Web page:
There’s not much more to say: they kind of suck. I don’t know who any of them are. I hope they get better.
- Boy, did I hate the 4-3 Michigan started out in during the first half. That’s a guarantee of zone coverage or a hideous mismatch between first-time starters at linebacker and slot receivers. For the most part it was the former, which the first-time starters at linebacker were terrible at, and Michigan got shredded on a wide array of routes designed test the weakest part of the Michigan defense. It failed.
- Do you ever get the feeling people are prepared to criticize in a particular way even if reality conflicts with them? I’ve seen a lot of rabble rabble about “Rodriguez needs to adapt the offense to his players” in the aftermath of a game in which Michigan threw 60% of the time.
- I bet you could have gotten good odds on “boy, I wish Rodriguez had run more” as a common complaint before the game. That was perhaps the most disturbing development, as it speaks to a total lack of faith in the offensive line.
- Stevie Brown was victimized repeatedly, giving up the 50-yard pass on third and twenty that led to Utah’s first touchdown. I think he was responsible for the coverage on the score right before the half. He did jump another endzone route and bat the ball to Ezeh.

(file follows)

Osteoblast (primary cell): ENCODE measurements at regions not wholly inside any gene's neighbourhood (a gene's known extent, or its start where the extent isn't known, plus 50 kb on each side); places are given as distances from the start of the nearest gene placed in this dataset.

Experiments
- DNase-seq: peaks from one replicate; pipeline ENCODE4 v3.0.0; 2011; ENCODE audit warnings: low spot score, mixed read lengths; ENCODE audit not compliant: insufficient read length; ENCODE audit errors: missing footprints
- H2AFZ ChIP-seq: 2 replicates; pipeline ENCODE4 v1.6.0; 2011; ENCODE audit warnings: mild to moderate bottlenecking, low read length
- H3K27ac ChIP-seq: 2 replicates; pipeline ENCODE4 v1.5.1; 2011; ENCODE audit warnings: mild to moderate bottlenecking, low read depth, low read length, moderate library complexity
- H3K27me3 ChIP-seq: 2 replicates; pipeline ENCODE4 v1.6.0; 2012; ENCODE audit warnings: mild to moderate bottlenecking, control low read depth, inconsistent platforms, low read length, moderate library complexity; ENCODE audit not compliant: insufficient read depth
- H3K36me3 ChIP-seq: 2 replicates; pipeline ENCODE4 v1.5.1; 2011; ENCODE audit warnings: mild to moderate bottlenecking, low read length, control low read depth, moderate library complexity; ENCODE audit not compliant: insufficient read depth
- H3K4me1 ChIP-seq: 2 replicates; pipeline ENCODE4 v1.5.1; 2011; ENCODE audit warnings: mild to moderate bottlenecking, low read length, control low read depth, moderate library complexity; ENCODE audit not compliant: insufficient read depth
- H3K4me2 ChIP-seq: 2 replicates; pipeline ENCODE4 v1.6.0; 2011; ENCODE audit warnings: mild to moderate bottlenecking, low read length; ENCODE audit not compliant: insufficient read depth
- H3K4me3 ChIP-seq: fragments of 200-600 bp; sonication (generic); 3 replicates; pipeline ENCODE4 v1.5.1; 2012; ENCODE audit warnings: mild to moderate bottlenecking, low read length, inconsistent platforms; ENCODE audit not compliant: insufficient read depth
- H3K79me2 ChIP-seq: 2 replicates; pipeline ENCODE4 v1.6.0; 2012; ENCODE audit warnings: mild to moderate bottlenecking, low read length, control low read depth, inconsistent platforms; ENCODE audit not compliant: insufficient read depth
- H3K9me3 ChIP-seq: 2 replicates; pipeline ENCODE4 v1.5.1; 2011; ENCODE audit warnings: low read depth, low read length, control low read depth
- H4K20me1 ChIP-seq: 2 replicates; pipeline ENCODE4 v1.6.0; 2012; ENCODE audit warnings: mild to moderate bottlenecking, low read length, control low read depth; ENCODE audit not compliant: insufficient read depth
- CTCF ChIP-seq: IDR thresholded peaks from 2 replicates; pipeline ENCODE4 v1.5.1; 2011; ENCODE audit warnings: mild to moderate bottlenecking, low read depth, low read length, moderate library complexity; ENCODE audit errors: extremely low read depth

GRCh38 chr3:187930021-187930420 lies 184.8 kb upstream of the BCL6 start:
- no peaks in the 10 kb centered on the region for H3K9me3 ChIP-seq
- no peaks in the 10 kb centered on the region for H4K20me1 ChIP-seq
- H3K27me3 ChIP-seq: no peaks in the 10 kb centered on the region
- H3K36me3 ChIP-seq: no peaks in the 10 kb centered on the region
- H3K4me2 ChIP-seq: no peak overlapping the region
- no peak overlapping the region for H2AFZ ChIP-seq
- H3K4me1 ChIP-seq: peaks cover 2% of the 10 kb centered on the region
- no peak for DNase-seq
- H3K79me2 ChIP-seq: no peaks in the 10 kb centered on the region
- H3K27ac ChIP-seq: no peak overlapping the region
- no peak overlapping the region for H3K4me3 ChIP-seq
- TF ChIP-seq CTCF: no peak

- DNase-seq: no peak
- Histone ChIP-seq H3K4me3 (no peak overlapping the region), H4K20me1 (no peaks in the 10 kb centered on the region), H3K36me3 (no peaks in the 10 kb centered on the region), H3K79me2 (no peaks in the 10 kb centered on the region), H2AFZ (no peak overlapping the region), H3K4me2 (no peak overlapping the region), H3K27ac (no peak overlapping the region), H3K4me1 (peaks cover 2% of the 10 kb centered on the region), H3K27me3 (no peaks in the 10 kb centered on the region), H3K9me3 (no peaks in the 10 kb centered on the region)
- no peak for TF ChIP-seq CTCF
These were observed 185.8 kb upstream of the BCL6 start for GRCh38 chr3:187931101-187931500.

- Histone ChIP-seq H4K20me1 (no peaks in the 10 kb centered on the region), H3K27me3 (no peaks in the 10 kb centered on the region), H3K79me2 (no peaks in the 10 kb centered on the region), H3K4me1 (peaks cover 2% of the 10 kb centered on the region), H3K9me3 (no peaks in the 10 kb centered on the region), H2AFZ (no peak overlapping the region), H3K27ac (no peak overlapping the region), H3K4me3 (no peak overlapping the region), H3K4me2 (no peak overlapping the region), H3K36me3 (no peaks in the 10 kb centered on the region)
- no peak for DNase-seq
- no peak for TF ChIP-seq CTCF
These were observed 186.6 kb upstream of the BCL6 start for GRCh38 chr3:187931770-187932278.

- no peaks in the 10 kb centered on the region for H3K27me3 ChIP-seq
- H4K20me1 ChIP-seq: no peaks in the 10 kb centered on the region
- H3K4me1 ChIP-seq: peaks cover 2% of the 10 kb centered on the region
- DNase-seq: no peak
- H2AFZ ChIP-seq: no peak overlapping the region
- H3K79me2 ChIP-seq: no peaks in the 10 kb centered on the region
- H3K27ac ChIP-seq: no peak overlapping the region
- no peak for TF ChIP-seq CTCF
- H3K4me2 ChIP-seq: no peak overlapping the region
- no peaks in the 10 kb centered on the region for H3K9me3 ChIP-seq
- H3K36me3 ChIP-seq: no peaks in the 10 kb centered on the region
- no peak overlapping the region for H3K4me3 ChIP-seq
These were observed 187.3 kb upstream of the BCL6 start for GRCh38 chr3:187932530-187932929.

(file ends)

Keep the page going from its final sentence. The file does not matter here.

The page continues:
- Feagin? I mean… he couldn’t have been worse.
- The holding and pass interference penalties should be set aside in a description of Utah mistakes, as Michigan forced those errors out of the Utes with a torrent of pressure and wild hopeful downfield jump balls. One of these will serve Michigan in good stead for the rest of the season.
- This would be the point during a game coached by Carr where I would bemoan the zone-tipping, ineffective 4-3 Shafer came out in for the first half; this is considerably more difficult when you have scarcely less information about the football team than the actual coaches do. I’m not sure how you’re supposed to get a grip on whether your defense can handle a spread offense in its base set when you’re going up against that in practice every day. Or how you’re supposed to figure out what you can do on offense when everyone’s a freshman and even the folks who aren’t played in a totally different system.
If ever a coaching staff could be forgiven for flailing about with the wrong players, it was Saturday. The halftime adjustments were encouraging.
You can comment on the post if you like as we wait for the WLA to arrive, should be around 3. Excelsior! Or Yakety Sax, we’ll see.
This picture evidently has a grip on me.
It was the centerpiece of the letter from the editor in Hail To The Victors 2008 and the desperate, searching column following the Post Apocalyptic Oregon Game. And why not? It’s perfect for this place and time.
On the right, Bump Elliot, fired/resigned/retired but at the press conference introducing his replacement. He looks like he wants a sandwich and is thinking about asking that guy off camera if he could get one, but he knows that losing to Ohio State 50-14 is not the kind of thing that helps the sandwich acquisition process.